About this Issue
Note from the Editors
Richard Palmer's Commercial Sailing on the Finger Lakes begins this issue. Richard Palmer lives in Tully, New York. He is a transportation history enthusiast.
Donovan Shilling recounts the story of locomotive 999 and the speed record it set 100 years ago this month, which will be commemorated on May 9 at the Rochester and Genesee Valley Railroad Museum. Don Shilling is active in that museum's work.
This issue contains the last installment from Josephine deZeng's diary, which we began serializing in February 1992. We also present information about her family from records at the Geneva Historical Society. Mrs. Eleanore Clise, archivist for the society, supplied information about the deZeng and deLancey families. Warren H. Smith informed us that Edward deLancey, Joesphine deZeng's husband, was a nephew of James Fenimore Cooper.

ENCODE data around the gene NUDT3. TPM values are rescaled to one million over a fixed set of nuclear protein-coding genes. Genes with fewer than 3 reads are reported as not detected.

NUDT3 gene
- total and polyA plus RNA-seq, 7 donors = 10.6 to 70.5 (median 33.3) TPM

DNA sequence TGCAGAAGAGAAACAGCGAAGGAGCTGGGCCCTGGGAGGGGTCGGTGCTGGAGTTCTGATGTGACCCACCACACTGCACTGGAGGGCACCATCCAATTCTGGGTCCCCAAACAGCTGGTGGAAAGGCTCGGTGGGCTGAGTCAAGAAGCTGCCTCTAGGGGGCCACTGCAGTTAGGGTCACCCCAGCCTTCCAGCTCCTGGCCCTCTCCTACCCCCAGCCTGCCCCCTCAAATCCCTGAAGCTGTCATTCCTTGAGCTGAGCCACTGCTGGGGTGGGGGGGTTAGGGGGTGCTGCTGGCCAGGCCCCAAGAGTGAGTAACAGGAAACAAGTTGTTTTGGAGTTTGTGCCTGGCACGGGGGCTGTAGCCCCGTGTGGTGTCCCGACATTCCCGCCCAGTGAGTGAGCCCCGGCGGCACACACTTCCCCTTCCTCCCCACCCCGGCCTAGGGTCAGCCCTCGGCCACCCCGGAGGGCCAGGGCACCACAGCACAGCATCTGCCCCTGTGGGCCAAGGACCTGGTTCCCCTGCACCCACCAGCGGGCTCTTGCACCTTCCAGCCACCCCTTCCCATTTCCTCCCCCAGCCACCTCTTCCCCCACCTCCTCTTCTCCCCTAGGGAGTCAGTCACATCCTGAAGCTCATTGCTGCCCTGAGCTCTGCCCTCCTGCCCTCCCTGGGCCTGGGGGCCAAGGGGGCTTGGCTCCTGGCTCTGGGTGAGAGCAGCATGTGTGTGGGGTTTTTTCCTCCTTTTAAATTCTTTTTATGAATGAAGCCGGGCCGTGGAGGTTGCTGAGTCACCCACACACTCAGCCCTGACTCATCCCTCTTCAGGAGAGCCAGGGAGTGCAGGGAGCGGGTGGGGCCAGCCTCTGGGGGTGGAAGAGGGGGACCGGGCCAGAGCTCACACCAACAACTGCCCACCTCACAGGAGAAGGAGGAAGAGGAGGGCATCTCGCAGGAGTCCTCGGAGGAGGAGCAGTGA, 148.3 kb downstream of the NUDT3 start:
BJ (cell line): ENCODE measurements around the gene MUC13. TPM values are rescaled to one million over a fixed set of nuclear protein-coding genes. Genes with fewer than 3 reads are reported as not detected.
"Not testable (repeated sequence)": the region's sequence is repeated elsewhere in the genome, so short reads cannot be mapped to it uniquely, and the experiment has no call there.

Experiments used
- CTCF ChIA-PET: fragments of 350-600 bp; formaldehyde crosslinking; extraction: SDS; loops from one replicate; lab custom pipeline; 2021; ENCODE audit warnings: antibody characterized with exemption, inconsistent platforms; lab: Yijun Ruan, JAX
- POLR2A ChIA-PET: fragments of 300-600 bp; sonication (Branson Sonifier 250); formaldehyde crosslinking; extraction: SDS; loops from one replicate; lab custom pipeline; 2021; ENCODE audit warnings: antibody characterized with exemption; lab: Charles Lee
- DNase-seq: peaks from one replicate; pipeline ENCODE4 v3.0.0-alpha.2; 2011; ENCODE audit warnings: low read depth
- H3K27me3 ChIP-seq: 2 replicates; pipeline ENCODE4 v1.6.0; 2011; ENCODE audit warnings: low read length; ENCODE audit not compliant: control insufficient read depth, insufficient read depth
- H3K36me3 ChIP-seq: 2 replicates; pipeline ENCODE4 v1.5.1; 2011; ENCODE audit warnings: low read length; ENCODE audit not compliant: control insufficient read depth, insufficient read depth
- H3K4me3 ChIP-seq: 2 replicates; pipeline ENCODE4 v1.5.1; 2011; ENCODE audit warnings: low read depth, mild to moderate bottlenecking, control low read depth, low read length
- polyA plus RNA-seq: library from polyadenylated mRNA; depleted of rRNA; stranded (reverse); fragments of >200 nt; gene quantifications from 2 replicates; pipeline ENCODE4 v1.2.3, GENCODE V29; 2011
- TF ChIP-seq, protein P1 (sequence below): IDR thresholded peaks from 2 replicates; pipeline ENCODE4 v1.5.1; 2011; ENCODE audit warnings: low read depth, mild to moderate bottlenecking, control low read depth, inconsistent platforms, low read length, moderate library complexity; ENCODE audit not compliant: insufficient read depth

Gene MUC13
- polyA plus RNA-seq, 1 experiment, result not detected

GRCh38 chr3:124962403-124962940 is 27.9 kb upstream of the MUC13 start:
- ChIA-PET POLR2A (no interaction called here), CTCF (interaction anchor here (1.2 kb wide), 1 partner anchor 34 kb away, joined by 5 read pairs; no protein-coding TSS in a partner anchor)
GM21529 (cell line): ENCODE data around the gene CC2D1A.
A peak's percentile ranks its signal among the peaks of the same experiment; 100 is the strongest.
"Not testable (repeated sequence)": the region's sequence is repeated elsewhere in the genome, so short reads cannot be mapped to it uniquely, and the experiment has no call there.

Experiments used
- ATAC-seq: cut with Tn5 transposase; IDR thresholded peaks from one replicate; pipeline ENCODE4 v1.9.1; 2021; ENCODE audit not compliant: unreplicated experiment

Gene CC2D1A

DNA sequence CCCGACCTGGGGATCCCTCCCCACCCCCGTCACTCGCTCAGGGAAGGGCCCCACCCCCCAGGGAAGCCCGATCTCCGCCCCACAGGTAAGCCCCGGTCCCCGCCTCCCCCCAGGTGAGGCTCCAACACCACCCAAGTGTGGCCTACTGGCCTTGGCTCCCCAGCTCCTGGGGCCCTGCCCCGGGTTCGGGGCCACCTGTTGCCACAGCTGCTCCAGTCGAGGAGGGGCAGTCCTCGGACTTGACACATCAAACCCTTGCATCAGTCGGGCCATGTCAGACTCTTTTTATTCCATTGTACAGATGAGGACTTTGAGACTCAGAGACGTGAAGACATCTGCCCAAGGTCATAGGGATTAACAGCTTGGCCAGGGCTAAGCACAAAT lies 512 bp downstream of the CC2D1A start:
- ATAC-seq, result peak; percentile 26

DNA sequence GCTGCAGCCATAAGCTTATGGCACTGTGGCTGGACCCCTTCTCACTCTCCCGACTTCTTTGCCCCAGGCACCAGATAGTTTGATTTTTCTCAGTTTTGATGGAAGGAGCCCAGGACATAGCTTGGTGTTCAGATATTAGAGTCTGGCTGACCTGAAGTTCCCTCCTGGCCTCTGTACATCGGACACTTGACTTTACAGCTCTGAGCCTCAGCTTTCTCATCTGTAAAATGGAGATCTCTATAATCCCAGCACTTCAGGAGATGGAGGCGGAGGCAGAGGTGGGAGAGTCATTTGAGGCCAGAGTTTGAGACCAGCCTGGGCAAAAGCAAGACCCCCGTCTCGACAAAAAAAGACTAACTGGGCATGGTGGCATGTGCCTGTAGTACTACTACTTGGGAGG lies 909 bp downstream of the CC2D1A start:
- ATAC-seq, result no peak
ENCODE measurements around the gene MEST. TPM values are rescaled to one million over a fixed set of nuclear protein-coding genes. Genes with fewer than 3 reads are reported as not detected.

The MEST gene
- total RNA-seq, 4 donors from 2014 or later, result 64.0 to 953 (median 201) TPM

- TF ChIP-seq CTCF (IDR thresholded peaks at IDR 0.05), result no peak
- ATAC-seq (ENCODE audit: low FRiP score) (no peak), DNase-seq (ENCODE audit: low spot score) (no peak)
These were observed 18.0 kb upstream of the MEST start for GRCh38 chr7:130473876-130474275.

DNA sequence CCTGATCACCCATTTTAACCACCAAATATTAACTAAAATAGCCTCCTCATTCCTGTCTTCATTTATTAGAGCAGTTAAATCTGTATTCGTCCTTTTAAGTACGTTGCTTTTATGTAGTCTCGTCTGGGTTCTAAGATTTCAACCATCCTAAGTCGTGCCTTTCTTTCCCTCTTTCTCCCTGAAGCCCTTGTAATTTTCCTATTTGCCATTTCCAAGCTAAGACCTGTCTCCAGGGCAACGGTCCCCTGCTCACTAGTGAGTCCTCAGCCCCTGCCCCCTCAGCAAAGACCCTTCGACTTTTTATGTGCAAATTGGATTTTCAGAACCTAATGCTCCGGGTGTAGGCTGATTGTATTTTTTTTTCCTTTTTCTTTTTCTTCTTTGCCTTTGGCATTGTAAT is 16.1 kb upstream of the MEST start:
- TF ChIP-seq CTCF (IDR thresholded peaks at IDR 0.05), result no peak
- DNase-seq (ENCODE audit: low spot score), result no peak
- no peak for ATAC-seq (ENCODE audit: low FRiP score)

We present the first essay of a series about the Hammmondsport Glen by Thomas Cornell. Tom Cornell teaches courses in the history of science at R.I.T.
Herbert Wisbey tells the story of Edward H. Rulloff s life and sensational trial with a follow-up on the Wilder Brain Collection at Cornell University. Dr. Wisbey was founding director of the center for Mark Twain Studies at Quarry Farm.
Warren Hunting Smith contributes another chapter from his book The Misses Elliot of Geneva. Mr. Smith lives in Geneva, and wrote about it in his book An Elegant But Salubrious Village.
We present another excerpt from Ansel McCall's address at the Bath Centennial held in 1893.
Bill Kauffman concludes his essay about Walter Edmonds. Bill Kauffman lives in Genesee County and writes about upstate authors and places.
John Rezelman description of The Evolution of the Present Day Barn, the final installment of his history of barns, concludes this issue. John Rezelman lives in Bath.